GE Energy Storage has secured US$63 million in orders for its Durathon battery since the business unit launched in July.
In its first weeks of operation, GE Energy Storage secured ten telecom customer orders across several regions, including Africa, Asia, India and the USA, powering a total of more than 3 500 mobile phone towers.
GE’s Durathon battery technology employs sodium nickel chloride chemistry to capture excess energy from the diesel fuel generators. When the generator is off and the battery is fully charged, it feeds the stored power back to the cell tower. This hybrid, cyclic charge/discharge operation reduces fuel consumption by up to 40%.
Megatron Federal, an engineering company based in Johannesburg, South Africa, were the first to buy Durathon batteries, taking 7 000 units in three deals. These batteries will ensure the continuous operation of telecom installations in Nigeria. They will also enable Megatron to lower both fuel consumption and emissions of diesel generator powered telecom towers by up to 50%, it says.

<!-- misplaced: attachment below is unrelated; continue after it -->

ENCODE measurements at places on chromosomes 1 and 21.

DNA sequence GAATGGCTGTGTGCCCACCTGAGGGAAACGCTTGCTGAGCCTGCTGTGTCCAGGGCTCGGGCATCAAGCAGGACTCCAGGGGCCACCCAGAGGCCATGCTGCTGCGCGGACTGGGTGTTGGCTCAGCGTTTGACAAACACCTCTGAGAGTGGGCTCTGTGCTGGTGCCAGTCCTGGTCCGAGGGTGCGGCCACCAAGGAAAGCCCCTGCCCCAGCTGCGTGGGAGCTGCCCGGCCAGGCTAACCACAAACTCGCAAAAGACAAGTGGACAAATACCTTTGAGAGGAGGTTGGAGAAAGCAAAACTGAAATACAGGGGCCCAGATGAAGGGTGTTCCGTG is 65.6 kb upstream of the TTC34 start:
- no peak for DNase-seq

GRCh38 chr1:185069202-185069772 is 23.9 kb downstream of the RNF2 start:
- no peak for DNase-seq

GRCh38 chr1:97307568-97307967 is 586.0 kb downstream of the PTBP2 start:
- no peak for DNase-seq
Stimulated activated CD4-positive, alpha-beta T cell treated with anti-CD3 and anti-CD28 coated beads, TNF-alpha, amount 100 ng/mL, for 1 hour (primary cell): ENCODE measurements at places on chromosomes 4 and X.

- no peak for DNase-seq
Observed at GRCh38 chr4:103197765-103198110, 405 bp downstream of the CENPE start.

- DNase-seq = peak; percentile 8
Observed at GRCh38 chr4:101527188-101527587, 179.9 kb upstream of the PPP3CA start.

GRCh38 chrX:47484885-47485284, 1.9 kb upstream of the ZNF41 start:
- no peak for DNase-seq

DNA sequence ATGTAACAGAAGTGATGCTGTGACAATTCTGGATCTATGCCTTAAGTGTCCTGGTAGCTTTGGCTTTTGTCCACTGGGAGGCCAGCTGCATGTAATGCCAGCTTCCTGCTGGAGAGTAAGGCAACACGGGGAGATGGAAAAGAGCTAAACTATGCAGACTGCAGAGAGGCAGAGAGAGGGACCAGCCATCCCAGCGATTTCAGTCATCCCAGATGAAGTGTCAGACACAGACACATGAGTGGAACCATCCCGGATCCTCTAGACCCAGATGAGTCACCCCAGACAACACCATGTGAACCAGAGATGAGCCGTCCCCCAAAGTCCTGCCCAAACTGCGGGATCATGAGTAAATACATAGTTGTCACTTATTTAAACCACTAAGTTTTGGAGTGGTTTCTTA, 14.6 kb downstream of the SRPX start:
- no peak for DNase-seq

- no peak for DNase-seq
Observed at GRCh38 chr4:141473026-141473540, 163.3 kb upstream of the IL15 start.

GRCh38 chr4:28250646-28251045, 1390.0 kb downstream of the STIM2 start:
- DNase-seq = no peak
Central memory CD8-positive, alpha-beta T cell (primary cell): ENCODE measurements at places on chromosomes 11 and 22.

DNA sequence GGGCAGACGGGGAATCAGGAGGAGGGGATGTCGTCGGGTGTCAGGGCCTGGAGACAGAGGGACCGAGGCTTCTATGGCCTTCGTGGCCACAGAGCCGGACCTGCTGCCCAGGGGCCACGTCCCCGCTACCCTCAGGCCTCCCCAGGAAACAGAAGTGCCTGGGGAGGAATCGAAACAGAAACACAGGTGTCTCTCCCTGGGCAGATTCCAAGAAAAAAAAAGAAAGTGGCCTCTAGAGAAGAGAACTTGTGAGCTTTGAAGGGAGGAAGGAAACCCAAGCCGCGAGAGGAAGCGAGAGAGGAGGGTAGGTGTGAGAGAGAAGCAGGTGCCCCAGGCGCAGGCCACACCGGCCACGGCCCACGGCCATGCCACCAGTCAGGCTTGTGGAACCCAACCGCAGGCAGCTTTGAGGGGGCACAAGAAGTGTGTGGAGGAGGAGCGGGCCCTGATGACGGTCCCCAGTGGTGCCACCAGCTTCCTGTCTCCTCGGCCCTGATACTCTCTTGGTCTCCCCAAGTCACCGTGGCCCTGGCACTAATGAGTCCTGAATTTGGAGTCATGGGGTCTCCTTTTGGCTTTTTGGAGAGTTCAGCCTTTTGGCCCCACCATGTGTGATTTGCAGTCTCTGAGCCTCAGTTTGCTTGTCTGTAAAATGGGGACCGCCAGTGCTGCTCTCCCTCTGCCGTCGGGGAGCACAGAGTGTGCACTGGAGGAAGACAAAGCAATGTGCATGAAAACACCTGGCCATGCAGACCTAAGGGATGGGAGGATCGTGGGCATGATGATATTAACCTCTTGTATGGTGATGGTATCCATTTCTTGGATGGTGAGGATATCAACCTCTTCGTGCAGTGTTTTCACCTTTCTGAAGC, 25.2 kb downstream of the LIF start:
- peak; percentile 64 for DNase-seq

Prescott Logan, General Manager, GE Energy Storage said, “The technology can function in a variety of extreme conditions and store as much energy as lead-acid batteries twice its size while lasting up to ten times as long.”
With more than one billion people, and potential cell phone subscribers, living in remote areas with no accessible power grid, operators are often forced to continuously power cellular base stations using diesel fuel. This costs an average of US$20 000 to US$30 000 per site and adds more than 50 tonnes of carbon dioxide into the atmosphere per year.
GE Ecomagination vice president Mark Vachon said: “It is estimated that the telecom industry accounts for 2% of the total world carbon footprint and could reach an alarming 4% by 2020 if solutions aren’t implemented in the near-term.”